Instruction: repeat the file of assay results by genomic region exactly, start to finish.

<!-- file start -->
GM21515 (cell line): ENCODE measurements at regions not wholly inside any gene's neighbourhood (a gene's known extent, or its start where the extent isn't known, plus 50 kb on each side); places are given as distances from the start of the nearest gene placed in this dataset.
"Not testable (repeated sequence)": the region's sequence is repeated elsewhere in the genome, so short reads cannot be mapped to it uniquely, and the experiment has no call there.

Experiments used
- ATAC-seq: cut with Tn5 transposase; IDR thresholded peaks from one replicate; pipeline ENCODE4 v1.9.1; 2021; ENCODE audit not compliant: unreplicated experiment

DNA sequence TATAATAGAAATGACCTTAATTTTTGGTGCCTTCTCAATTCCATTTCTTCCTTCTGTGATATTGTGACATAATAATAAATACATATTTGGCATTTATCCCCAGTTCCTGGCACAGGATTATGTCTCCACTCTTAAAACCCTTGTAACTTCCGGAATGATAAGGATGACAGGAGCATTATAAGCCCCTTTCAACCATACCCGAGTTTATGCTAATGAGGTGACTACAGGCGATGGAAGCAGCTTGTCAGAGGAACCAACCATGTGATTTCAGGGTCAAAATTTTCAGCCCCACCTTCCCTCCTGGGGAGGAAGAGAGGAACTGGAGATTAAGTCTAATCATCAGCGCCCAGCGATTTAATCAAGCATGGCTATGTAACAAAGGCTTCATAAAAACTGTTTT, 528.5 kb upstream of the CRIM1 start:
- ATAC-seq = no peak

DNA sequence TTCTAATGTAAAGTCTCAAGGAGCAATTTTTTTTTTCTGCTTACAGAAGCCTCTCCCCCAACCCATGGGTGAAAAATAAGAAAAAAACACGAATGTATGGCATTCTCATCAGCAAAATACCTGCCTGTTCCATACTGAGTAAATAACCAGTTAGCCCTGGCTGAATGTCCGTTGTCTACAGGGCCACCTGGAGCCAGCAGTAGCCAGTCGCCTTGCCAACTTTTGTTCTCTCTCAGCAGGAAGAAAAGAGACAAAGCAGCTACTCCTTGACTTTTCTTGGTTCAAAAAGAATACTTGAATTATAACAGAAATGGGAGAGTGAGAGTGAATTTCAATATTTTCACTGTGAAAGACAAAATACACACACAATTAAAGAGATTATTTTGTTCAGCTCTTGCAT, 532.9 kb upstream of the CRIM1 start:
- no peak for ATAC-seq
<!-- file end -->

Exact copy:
GM21515 (cell line): ENCODE measurements at regions not wholly inside any gene's neighbourhood (a gene's known extent, or its start where the extent isn't known, plus 50 kb on each side); places are given as distances from the start of the nearest gene placed in this dataset.
"Not testable (repeated sequence)": the region's sequence is repeated elsewhere in the genome, so short reads cannot be mapped to it uniquely, and the experiment has no call there.

Experiments used
- ATAC-seq: cut with Tn5 transposase; IDR thresholded peaks from one replicate; pipeline ENCODE4 v1.9.1; 2021; ENCODE audit not compliant: unreplicated experiment

DNA sequence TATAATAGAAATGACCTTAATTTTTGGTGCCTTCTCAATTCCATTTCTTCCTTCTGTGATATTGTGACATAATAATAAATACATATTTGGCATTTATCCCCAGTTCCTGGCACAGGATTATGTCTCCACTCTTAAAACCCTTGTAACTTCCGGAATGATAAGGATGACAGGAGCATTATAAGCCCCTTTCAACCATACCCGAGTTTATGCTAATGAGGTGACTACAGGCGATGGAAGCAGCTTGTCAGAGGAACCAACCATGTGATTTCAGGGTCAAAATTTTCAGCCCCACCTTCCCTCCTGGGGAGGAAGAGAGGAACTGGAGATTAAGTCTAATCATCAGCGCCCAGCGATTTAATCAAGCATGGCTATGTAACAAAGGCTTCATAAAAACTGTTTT, 528.5 kb upstream of the CRIM1 start:
- ATAC-seq = no peak

DNA sequence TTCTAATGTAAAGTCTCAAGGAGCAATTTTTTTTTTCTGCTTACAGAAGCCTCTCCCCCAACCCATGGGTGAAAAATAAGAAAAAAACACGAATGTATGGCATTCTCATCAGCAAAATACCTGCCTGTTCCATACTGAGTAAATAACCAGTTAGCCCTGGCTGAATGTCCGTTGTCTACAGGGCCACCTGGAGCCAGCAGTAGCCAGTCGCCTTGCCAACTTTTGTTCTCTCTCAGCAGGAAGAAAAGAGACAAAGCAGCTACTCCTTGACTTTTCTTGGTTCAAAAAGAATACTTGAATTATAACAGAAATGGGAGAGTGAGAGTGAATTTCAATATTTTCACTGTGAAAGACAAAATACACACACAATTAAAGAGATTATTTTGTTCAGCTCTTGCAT, 532.9 kb upstream of the CRIM1 start:
- no peak for ATAC-seq